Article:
NOT that long ago, I was sent to interview an anger-management therapist in north London. Thanks to an administrative misunderstanding, I arrived promptly at the instructed hour, but 30 minutes later than he had wrongly been told to expect me. He was furious.
If even the professionals can fail to rein in this most corrosive of the deadly sins, one wonders what hope there is for the general public, whose ability (and, indeed, willingness) to keep calm in trying circumstances is vanishing fast: the default setting to any challenge or reverse these days is anger.
Although they now seem to have taken place an age ago, particularly dispiriting were the scenes outside Boris Johnson’s house on the day after the Brexit vote last month. There was no reasoned debate from the pavement protesters . Only fury, abuse, and physical intimidation that would have escalated in short order, had the police not been on hand to keep people moving.
We have seen such anger before. Usually personalised and often vicious, it scarred the Scottish referendum, and made exercising a cherished democratic freedom a risky business if you were unwise enough to talk about it in the wrong company.
And, of course, the (increasingly anti-) social media played their part in the latest referendum, giving malcontents of every political stripe the green light for the vilest of taunts and threats. When the result was finally announced, it surely came as no surprise to anyone that anger should boil over again, as the disgruntled losing side took to the streets, demanding a rematch.
Beyond the political arena, you need only study the attitudes of many a campus student union for an equally troubling example of angry intolerance. This takes the form of a policy known as “no-platforming”, whereby student bodies seek to deny would-be speakers a platform to air anything other than the approved world-view. While once understandably invoked to debar racist and fascist groups from disseminating illiberal, illegal, and violent ideologies, it can now be deployed to curtail anything deemed offensive to the student body.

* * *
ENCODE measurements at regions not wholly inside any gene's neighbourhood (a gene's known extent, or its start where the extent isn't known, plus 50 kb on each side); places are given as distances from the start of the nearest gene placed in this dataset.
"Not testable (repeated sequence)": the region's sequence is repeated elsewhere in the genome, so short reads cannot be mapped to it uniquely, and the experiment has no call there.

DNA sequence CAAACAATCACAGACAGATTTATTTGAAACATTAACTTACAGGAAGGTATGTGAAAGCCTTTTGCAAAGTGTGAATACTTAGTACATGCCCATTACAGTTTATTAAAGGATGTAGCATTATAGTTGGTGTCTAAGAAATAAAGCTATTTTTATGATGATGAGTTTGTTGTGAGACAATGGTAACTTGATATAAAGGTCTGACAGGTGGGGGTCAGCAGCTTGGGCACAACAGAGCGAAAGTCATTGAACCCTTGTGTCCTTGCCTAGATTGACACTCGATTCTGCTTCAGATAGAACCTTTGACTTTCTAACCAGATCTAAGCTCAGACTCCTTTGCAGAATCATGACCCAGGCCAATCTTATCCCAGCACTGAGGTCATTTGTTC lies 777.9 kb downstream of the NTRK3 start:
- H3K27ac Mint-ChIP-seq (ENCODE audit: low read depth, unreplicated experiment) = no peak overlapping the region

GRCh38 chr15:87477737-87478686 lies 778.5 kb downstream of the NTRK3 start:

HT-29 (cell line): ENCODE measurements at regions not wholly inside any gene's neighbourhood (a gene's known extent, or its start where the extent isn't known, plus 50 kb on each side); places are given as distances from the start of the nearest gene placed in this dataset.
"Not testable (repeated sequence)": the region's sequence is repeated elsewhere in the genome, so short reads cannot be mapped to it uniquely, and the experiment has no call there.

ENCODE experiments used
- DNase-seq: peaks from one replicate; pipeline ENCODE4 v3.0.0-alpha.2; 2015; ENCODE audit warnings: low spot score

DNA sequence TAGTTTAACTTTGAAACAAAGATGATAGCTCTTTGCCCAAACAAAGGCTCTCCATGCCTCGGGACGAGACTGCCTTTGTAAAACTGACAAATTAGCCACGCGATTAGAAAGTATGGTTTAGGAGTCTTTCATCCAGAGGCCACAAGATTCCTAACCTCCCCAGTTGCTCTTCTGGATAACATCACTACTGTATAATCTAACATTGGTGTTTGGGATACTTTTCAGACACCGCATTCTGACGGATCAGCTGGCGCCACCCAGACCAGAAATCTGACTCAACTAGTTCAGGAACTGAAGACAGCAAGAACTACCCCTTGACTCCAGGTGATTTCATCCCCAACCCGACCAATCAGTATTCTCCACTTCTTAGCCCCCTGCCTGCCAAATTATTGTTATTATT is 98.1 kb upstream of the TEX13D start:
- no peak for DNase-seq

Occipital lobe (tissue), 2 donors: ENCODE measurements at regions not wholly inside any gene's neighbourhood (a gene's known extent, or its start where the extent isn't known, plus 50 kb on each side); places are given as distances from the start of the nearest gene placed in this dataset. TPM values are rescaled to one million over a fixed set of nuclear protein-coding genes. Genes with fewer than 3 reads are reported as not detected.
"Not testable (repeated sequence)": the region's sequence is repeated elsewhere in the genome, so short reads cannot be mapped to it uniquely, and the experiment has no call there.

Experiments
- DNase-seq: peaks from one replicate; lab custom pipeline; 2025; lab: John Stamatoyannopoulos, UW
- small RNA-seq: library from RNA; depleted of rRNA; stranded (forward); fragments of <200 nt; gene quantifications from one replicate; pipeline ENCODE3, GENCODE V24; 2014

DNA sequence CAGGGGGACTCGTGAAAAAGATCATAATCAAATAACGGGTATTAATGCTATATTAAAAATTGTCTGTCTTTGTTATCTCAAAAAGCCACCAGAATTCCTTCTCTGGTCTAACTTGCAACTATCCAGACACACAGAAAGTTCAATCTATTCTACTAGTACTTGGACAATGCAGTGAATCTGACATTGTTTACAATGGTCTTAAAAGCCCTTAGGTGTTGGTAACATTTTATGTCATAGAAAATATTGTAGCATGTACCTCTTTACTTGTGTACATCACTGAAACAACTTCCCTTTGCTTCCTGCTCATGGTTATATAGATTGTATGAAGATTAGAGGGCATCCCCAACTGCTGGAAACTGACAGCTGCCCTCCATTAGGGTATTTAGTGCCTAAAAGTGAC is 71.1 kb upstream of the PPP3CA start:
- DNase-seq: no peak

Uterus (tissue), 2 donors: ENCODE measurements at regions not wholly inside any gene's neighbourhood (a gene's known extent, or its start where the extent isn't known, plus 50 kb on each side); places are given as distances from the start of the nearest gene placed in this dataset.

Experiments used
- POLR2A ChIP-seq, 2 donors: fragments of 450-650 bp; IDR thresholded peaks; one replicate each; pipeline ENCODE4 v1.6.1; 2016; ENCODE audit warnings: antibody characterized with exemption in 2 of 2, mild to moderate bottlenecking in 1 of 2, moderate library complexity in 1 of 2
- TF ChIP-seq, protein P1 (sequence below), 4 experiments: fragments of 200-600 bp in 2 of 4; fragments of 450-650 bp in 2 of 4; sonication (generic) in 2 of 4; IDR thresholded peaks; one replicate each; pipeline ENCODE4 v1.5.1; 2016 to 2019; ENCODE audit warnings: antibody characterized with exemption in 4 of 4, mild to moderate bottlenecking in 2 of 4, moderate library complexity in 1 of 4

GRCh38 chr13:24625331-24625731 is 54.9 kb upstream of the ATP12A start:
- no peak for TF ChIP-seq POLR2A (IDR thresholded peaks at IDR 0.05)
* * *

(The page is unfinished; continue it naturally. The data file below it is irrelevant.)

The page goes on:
Thus a lifelong LGBT campaigner such as Peter Tatchell could, earlier this year, be angrily tarred “transphobic”. Common sense (not to mention Mr Tatchell’s often heroic record of defending the rights of minorities) should have quashed the accusation at birth; but, no, the allegation stuck. What his “crime” consisted of was appending his name to an open letter condemning no-platforming, which alone, it was alleged, might stir up resentment towards transgender people.
As Mr Tatchell and others have noted, if reasoned opposition to no-platforming is enough to get a person no-platformed, then freedom of speech as traditionally understood has suffered a grievous blow. And self-righteous anger will fill the vacuum.
This month, in Oldham, a 70-year-old man was beaten senseless by a young thug, who was offended that he had been reprimanded for urinating in the street. As first sight, the everyday coarseness of the attack seems to have little in common with the rarified nature of political abuse or university intolerance. But what all three instances have in common is an overwhelming sense of personal, and essentially infantile, entitlement that is deemed to trump all otherwise legitimate opposition, examination, or discussion.
Meanwhile, amid calls for a kinder, “grown-up” type of politics, 48 per cent of the electorate will have to live alongside the 52 per cent who disagreed with them, and vice versa. As it happens, healing these divisions is among the first tasks that Theresa May has set herself as the new Prime Minister.
The electorate can only hope that, with a fatal angry bullet already fired, and an angry brick already thrown, an effective loyal opposition will soon emerge to help her do just that.
Trevor Barnes reports for the Sunday programme and other BBC Religion and Ethics broadcasts.